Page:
Proton rocket lifts off on return-to-flight mission
BY STEPHEN CLARK
Posted: September 27, 2014
Updated after spacecraft separation
A Russian Proton rocket blasted off Saturday with a secret military satellite, returning to flight status after a four-month grounding following a launch failure in May.
The three-stage booster, topped with a Breeze M upper stage, launched at 2023 GMT (4:23 p.m. EDT) Saturday, or 2:23 a.m. local time at the historic Baikonur Cosmodrome in Kazakhstan, according to Roscosmos, the Russian Federal Space Agency.
The Proton booster released the launcher's Breeze M upper stage about 10 minutes after liftoff to begin a series of maneuvers to propel the mission's payload into orbit thousands of miles above Earth.
The Breeze M deploy a secretive Russian military satellite called Luch at 0526 GMT (1:26 a.m. EDT), Roscosmos said in a post on its website.
Russia has revealed little about the mission -- also known as Olymp -- other than the spacecraft was built by ISS Reshetnev, a Russian satellite manufacturer.
The satellite was likely heading for geostationary orbit, a 22,300-mile-high perch used by communications satellites, where a spacecraft's orbit matches the speed of Earth's rotation.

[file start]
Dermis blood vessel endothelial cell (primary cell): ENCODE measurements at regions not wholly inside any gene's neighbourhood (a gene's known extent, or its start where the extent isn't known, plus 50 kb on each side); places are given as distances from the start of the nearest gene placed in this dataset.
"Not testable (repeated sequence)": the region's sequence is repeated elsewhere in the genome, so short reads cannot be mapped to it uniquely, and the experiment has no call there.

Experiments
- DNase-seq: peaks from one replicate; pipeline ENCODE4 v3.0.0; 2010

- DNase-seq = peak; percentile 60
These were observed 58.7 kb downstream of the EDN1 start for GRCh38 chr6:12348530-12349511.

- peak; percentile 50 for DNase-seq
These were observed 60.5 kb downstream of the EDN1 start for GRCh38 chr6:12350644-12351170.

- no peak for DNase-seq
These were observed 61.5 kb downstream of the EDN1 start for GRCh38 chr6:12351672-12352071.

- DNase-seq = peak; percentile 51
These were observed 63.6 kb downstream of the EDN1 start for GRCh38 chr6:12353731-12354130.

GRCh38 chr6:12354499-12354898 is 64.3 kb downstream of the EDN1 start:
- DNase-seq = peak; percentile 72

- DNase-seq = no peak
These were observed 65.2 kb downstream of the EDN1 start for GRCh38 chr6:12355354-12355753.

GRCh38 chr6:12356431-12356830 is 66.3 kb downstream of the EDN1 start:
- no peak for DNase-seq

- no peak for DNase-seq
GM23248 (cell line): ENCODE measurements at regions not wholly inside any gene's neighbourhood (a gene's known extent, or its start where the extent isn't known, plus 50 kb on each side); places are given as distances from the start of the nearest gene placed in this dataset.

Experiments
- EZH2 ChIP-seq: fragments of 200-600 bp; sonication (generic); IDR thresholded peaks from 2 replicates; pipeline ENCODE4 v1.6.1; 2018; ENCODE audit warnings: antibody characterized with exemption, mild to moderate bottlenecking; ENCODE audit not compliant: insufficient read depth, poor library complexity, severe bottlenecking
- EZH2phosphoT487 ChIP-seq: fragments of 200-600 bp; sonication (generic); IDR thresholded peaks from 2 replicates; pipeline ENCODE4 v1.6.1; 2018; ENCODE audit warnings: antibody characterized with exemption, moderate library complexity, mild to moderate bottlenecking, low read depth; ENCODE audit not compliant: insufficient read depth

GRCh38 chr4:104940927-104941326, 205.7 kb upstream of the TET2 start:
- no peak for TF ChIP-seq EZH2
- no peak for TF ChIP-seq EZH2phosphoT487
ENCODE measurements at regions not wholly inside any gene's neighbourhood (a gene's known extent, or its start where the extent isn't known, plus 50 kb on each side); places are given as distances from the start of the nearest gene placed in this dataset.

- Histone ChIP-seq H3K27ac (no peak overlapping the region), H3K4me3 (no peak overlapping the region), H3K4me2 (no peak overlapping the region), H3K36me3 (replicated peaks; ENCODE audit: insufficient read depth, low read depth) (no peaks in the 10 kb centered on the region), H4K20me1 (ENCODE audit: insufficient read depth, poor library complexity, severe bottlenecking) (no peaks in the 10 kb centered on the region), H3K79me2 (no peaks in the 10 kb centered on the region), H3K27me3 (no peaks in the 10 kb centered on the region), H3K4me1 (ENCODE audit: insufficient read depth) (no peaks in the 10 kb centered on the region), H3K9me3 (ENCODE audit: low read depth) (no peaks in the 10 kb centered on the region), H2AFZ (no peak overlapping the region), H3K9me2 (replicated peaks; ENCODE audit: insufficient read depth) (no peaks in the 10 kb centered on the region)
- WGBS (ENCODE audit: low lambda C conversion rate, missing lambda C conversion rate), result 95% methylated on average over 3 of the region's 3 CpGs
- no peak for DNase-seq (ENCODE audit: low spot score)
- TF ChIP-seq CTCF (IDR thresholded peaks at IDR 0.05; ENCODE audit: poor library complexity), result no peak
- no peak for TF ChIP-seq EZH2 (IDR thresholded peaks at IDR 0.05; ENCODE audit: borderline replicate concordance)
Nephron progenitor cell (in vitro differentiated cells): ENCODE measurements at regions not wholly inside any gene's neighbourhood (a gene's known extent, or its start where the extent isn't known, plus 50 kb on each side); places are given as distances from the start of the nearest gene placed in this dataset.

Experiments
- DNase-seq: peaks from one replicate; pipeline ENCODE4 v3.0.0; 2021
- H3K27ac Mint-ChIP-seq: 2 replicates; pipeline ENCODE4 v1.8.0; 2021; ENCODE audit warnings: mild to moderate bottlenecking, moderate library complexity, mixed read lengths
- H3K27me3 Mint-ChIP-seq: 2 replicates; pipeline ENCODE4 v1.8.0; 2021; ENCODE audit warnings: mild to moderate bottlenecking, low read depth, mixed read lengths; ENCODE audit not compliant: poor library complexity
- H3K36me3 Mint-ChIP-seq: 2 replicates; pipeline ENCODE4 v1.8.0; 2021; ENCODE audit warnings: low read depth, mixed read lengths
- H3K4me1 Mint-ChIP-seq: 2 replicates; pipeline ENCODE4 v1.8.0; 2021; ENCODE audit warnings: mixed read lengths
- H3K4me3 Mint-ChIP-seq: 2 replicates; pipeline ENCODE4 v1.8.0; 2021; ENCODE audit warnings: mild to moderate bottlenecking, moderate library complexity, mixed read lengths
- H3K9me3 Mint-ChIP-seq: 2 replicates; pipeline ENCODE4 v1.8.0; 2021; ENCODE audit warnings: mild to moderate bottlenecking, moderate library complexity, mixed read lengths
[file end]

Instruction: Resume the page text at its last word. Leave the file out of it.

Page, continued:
Saturday's launch was the first flight of a Proton rocket since a launch failure in May.
Investigators traced the cause of the May 15 failure to the premature shutdown of the Proton rocket's third stage engine. News reports after the launch blamed the problem on an anomaly in the third stage's steering system.
The Express AM4R communications satellite was lost in the launch mishap.
Russian officials delayed the launch of the Luch satellite four months after the May 15 failure.
The next Proton mission after Saturday is set for Oct. 21 with the Express AM6 satellite, a civilian telecommunications spacecraft for the Russian Satellite Communications Co.
Commercial flights of the Proton rocket, managed by U.S.-based International Launch Services, are scheduled to resume later this year.
The ASTRA 2G communications satellite, owned by SES of Luxembourg, is the next commercial payload on the ILS manifest.
Troubled by reliability concerns and deteriorating relations between Russia and Western governments, ILS announced a staff cut of 25 percent in August to align with an expected reduction in launch business.
Phil Slack, president of ILS, said the layoffs would make the company's workforce consistent with three or four commercial Proton launches per year, down from up to eight ILS missions annually under previous forecasts.
The Proton rocket's performance is best suited to launching large telecommunications satellites weighing more than 6,000 kilograms (13,227 pounds).
But launch contracts for commercial telecom satellites of that size have mostly gone to SpaceX and Arianespace this year.
Follow Stephen Clark on Twitter: @StephenClark1.